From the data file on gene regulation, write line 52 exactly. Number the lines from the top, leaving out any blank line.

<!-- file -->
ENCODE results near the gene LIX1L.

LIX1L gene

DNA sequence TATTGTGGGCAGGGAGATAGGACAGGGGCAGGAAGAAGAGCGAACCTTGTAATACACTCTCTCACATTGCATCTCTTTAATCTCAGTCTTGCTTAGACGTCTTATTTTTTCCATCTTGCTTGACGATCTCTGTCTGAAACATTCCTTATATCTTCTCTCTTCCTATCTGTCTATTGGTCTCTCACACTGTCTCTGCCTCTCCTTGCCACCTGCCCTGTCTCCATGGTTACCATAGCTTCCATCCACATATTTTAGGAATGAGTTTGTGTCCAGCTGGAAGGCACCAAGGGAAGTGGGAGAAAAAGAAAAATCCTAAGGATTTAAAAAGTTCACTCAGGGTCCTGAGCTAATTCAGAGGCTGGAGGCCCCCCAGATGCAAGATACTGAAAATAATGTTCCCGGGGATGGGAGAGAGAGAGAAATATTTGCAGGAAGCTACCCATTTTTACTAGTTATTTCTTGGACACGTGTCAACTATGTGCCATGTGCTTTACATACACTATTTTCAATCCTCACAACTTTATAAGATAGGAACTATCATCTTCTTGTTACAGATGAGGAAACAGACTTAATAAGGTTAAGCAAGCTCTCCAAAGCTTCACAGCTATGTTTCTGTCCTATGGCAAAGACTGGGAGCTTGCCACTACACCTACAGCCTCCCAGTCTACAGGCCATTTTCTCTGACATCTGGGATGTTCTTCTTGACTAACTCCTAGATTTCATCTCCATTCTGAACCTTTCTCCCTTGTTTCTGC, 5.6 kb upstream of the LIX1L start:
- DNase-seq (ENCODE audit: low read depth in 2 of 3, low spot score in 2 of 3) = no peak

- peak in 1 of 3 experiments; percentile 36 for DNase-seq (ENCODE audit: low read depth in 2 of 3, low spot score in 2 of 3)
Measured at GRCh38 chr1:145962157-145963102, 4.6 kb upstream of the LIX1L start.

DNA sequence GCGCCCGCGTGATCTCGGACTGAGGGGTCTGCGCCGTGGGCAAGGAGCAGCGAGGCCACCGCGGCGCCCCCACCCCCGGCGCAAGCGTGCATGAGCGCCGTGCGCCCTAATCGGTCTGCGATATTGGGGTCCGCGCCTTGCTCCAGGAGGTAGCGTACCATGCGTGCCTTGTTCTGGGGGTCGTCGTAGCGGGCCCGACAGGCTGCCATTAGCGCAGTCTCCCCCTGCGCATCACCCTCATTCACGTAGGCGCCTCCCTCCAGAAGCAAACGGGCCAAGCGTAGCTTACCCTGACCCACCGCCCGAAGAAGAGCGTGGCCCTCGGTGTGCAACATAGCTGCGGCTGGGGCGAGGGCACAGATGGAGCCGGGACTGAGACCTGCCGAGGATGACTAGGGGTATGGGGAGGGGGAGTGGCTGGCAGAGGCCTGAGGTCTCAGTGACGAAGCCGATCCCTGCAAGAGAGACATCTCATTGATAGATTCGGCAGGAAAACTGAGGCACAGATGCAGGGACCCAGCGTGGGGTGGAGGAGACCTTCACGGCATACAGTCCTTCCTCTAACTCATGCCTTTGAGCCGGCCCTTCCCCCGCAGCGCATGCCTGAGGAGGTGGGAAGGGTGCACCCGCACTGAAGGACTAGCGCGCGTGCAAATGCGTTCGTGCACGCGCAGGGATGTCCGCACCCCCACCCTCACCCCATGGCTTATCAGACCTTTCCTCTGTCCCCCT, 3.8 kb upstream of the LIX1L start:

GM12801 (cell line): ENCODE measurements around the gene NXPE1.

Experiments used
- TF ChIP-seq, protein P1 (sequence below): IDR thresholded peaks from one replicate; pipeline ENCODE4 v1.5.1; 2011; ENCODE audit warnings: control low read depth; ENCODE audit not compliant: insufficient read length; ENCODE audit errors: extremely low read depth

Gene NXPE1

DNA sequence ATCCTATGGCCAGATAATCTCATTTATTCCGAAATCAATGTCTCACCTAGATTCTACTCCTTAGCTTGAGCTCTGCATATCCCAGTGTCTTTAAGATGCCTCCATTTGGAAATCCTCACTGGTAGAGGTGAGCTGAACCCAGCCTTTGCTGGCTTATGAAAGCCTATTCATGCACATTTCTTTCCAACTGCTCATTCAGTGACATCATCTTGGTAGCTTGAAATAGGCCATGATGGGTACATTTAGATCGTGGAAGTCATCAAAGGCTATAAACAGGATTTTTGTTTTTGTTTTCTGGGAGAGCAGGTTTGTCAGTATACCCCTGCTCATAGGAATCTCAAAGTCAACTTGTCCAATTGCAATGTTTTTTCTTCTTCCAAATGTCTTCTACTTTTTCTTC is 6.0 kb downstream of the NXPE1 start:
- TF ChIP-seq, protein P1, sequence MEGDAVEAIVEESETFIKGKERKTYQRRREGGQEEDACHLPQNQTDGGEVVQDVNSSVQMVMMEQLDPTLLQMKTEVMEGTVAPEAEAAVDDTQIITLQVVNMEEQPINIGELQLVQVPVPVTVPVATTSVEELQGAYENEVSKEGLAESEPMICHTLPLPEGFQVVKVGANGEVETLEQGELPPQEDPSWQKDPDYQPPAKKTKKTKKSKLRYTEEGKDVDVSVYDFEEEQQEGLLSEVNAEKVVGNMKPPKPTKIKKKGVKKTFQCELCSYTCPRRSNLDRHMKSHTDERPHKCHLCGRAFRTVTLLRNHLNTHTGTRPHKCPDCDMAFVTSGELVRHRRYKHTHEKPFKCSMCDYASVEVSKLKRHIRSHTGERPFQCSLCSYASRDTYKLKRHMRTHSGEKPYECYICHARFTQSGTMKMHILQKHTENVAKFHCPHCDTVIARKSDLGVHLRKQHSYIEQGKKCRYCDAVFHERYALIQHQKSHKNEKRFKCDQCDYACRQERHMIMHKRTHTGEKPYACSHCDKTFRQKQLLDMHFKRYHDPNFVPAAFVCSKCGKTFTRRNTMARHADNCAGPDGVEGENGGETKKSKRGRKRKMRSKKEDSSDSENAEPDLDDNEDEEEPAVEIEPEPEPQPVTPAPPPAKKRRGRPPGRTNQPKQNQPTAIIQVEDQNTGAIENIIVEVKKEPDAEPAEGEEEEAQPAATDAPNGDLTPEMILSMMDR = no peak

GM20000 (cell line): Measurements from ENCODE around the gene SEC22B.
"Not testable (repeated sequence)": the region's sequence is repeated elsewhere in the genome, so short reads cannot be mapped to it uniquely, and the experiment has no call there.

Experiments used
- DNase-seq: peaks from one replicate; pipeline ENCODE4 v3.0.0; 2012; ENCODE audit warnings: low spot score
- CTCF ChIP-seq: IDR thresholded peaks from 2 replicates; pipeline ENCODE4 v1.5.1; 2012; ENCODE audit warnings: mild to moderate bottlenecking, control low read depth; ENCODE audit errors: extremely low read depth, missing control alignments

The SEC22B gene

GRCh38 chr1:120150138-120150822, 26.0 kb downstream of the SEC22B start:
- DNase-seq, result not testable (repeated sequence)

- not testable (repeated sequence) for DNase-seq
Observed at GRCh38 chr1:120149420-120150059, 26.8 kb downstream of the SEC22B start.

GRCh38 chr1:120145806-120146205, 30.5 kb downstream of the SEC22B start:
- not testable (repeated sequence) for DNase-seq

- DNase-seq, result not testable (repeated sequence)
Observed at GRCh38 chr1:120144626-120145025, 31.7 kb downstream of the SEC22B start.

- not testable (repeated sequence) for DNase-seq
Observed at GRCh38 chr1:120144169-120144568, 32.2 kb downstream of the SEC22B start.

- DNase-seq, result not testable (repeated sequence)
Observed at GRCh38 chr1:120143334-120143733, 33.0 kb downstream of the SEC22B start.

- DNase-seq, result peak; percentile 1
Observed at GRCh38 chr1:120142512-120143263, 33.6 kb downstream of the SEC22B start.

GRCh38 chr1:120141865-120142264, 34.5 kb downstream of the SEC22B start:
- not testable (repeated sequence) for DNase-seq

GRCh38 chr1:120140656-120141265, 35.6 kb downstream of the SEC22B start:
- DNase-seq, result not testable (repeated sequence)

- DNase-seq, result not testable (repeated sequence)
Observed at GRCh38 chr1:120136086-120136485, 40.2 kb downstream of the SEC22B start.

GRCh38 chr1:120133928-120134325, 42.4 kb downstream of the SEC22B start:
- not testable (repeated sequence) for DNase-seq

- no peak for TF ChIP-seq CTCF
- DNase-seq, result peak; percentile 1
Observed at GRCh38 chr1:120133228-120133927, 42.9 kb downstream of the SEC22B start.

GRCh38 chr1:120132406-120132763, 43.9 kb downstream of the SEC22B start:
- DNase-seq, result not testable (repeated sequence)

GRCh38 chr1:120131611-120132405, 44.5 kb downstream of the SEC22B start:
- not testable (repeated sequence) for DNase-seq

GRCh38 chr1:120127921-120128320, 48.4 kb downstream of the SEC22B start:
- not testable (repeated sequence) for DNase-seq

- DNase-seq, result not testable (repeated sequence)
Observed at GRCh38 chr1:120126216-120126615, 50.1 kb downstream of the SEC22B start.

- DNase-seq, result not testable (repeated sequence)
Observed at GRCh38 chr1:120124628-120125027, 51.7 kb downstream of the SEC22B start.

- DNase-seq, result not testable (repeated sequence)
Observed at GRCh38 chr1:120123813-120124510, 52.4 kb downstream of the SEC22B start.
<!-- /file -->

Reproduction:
Observed at GRCh38 chr1:120126216-120126615, 50.1 kb downstream of the SEC22B start.